Monday, September 15, 2008


Today, as the market swooned and giants fell and industrial production was reported as falling and unemployment stood at 6.2% and basic commodity inflation raged; John McCain stated that, "the fundamentals of our economy are sound." Hebert Hoover, famously, stated pretty much the same thing as the Great Depression gained steam. Eugene Robinson of the Washington Post noted to Keith Olberman that it might be a good idea to give the McCain campaign a copy of Hoover-isms. The idea being to not repeat that famous Republicans statements. They do have a problem.

The "modern" Republican ideology is not that, it is very old and even with repetition has not improved. The idea is that government is bad, it is an obstacle, and that greed will make good decisions for Americans - especially if government isn't in the way. I really cannot begin to explain the government is bad piece, Republicans love it if it socializes risks of wealth and interferes with private affairs and runs military adventures but beyond that it is just an impediment. (sure you can make the case that since they're so bad at governing that it is bad under them) The very real and understandable, if discredited, idea of greed making good decisions is a perversion of Adam Smith's Wealth of Nations. Smith noted that unfettered markets make corrections, he did not state that markets were infallible. Republicans have decided that wealth is infallible - or at least sufficiently in their interest to be represented as so - greed will make proper decisions. Sufficient numbers of people acting in their own self-interest will balance those interests to a net gain for all - that is the idea. The problem is with those corrections part of self-interest. Lehman Brothers acted in its self interest as it bought up risky housing loans profiting handsomely as long as they paid, when they quit paying nobodies self interest was served by it so a correction occurred - Lehman Brothers' mistake paid with bankruptcy. You see, there was no balancing of interests with these giants at the time, that balancing came after the fact, it will be poor consolation to those losing jobs and incomes due to the credit crisis that Lehman has been paid out for stupidity. After this mess is done there will be more people willing to do something to prevent it for awhile and then this idiocy will reappear.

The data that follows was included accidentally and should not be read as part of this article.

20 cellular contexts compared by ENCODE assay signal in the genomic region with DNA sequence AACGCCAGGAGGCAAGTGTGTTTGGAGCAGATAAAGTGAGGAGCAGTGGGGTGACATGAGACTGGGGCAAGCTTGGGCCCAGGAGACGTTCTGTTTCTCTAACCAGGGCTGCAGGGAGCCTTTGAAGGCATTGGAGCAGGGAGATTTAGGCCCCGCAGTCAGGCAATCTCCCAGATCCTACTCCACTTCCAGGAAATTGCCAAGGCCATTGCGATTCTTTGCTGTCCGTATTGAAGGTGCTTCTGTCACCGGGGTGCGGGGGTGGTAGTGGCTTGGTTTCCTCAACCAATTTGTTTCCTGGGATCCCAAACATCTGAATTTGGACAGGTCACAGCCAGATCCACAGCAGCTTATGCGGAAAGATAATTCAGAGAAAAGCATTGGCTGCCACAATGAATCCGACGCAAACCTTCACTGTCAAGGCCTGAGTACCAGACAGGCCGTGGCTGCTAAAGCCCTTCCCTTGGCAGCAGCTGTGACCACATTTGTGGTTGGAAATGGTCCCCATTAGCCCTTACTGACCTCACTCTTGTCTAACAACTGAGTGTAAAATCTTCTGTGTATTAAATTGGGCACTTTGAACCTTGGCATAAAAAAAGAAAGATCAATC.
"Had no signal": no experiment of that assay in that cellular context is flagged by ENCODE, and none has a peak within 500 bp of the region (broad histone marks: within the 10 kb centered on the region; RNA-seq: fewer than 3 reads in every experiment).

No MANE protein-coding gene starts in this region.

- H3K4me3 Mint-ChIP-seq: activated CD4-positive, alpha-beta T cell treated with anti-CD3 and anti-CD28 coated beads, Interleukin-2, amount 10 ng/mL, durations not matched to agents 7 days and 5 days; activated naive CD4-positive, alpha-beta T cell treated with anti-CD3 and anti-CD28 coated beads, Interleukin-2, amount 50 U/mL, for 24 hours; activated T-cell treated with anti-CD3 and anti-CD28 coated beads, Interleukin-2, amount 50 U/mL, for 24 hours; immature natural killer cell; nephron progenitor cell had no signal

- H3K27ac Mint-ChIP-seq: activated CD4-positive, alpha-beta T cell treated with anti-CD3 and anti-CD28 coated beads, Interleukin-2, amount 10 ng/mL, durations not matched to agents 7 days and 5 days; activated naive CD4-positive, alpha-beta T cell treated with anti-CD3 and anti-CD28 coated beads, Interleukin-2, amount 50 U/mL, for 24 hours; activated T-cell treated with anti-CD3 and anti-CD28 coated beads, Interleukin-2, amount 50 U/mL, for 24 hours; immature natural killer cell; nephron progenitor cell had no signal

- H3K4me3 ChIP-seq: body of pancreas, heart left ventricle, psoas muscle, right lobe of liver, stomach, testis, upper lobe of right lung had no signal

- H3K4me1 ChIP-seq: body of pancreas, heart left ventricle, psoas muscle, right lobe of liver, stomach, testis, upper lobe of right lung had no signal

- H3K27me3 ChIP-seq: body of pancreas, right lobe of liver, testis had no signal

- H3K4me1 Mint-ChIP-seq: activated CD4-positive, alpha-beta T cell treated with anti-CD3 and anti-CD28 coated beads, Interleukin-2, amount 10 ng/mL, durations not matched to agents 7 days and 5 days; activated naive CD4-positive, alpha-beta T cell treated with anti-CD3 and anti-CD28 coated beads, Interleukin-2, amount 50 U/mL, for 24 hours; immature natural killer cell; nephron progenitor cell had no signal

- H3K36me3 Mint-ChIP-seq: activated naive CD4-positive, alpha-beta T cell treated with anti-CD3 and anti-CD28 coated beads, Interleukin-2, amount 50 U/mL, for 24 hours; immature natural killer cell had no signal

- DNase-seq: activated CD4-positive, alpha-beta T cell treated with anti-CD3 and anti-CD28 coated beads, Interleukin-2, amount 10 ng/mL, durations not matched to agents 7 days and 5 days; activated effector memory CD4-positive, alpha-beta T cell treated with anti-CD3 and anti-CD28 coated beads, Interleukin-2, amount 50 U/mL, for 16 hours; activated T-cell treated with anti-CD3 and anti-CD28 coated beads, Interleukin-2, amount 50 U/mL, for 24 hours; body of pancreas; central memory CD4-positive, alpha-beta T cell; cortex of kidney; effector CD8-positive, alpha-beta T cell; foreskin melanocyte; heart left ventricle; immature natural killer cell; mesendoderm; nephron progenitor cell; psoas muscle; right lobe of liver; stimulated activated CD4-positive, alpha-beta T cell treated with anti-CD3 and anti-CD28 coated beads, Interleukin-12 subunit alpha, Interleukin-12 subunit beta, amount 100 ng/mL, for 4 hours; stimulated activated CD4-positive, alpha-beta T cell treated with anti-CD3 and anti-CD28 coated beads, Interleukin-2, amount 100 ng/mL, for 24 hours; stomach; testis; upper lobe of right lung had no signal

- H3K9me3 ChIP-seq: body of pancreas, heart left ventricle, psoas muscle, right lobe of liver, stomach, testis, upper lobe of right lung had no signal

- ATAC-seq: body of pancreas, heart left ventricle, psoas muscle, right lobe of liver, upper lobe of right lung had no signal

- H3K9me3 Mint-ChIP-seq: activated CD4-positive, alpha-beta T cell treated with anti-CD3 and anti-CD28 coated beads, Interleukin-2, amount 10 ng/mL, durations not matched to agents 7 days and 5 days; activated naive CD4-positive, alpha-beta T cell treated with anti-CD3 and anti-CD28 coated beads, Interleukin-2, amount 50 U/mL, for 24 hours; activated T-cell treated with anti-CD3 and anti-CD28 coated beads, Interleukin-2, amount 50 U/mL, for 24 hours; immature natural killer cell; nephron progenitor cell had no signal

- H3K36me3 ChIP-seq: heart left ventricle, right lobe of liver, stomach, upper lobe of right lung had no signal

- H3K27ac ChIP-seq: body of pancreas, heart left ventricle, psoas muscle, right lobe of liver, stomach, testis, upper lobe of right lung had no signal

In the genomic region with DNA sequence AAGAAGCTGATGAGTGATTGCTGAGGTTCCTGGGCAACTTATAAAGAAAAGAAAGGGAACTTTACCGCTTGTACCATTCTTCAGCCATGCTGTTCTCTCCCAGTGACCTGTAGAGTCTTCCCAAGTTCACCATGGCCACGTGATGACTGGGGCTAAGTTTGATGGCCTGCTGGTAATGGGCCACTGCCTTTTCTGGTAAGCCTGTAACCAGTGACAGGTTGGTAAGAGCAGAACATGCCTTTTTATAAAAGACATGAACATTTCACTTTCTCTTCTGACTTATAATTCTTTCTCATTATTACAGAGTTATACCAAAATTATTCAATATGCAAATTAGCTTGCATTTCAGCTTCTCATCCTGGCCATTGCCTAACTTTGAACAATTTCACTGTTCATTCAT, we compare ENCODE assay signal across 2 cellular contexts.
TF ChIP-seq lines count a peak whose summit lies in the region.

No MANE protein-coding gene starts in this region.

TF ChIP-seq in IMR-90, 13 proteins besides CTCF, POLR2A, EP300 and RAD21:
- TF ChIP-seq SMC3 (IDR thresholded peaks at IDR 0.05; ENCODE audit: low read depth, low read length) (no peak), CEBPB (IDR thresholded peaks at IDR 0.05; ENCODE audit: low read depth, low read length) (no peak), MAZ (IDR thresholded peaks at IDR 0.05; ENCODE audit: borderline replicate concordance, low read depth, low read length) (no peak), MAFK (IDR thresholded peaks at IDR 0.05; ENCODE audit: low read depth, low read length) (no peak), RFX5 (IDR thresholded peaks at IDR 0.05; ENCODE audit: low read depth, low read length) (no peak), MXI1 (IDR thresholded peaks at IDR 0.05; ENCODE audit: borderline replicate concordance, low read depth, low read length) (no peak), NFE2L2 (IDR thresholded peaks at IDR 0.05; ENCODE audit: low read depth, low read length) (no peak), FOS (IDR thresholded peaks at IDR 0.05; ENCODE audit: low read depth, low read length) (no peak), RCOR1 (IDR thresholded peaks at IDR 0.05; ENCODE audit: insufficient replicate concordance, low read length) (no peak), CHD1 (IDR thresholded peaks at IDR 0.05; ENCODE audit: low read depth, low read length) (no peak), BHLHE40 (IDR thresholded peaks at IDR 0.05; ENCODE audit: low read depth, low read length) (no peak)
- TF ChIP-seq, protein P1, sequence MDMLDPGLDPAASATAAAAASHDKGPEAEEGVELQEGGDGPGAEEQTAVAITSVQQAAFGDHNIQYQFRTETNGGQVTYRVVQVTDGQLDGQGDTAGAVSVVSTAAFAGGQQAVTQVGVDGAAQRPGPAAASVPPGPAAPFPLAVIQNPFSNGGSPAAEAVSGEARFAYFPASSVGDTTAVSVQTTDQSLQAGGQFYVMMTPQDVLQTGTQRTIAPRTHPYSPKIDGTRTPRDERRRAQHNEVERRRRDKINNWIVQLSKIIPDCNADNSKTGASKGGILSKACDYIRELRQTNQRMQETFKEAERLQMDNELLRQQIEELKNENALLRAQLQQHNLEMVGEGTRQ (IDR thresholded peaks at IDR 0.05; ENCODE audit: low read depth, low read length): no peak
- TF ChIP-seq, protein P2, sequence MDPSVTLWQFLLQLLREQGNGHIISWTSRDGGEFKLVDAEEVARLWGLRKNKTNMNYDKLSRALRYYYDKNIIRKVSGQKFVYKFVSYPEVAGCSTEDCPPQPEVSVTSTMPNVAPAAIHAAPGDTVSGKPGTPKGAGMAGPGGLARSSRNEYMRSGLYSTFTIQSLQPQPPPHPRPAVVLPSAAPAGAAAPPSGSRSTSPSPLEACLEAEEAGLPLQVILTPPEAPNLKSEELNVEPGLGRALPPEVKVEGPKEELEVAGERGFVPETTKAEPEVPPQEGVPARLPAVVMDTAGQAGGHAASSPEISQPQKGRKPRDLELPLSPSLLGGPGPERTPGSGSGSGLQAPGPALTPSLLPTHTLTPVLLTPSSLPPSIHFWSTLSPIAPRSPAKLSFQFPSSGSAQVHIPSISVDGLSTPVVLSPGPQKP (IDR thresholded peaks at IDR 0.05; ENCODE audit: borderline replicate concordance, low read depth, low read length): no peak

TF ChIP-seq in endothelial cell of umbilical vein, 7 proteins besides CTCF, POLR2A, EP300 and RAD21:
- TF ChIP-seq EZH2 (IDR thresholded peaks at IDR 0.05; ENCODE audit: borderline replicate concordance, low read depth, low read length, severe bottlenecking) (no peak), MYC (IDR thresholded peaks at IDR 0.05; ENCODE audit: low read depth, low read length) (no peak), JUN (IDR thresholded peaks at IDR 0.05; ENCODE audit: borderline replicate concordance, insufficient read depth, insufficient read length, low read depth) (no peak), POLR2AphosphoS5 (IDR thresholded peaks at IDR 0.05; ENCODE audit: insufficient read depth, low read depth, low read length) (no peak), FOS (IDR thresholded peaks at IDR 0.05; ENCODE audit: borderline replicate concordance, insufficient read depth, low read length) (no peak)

Take for example, trickle down economics, not once has this happened. Yacht building and McMansion building may benefit, but there is little spread out effect with this. A new house has a huge ripple effect throughout the economy, but 10 mansions don't equal 1,000 houses. Small businesses generate much more economic effect for Americans than the ultra-wealthy. The ultra-wealthy don't build factories or run stores, they invest and their investments are aimed at their own security and wealth accrual much more than they are a the general good. A very narrow set of interests is served, there is no balancing. They can put their money wherever in the world it returns the best with the least risk. Making and doing things involves a lot of humans and with them come risk and potential short returns. If this idea that an ultra-wealthy class will benefit society at large worked, the Robber Baron Era wouldn't be called that. Economic models running as far back as medieval times show that large dislocations of wealth don't work that way. The stupid idea gets discredited and abandoned until another Republican run at it. How that happens is a comment on just how stupid we are.

Teddy Roosevelt presided over the modern beginnings of regulated accrual of wealth. Whether this was a personal philosophy or not, the nation was in the throws of disintegration and something had to be done. He paid in large coin with his own Party for doing so. After each round of regulations instituted to fix abuses and subsequent recovery from the disasters of those abuses deregulation (evil government) raises its head. Phil Gramm is John McCain's chief economic advisor, he also was the deregulation and loophole champion of the Republican Congressional majority. A large piece of the current banking mess and commodities trading mess trace their roots to his hands. Getting government out of the way was his mantra - still is. If you think John McCain is foreign to that, ask him about his intercession on behalf of Chuck Keating (another banking mess), his votes in the Senate, and his obvious support of Phil Gramm. Oh, hell, just try to find where his actual policies are different than GW Bush/Gramm.

There is a pretty cool dam named after Herbert Hoover, I'm ok with that, but it is unnecessary to work hard enough to create another Great Depression so it can be named the McCain Depression. No kidding folks, even somebody like Greenspan recently noted that if we work hard enough at it we could have another one. There is an unemployment/liquidity tipping point at which the effects of those symptoms become great enough to create a cascade. As businesses and housing suffer from credit problems jobs go away, jobs going away guts the the sales market, and the circle is closed and spiralling. The ultra-wealthy will weather whatever comes with little discomfort, my readers and fellows in the working world will suffer badly. I give a damn and I've been hollering about this crap for quite a bit longer than this endless Presidential campaign. If John McCain even really gives a damn at this point, he's way behind me and he's been in a position of influence and information for twenty six damn years. "Change You Can Believe In" my ass.

No comments: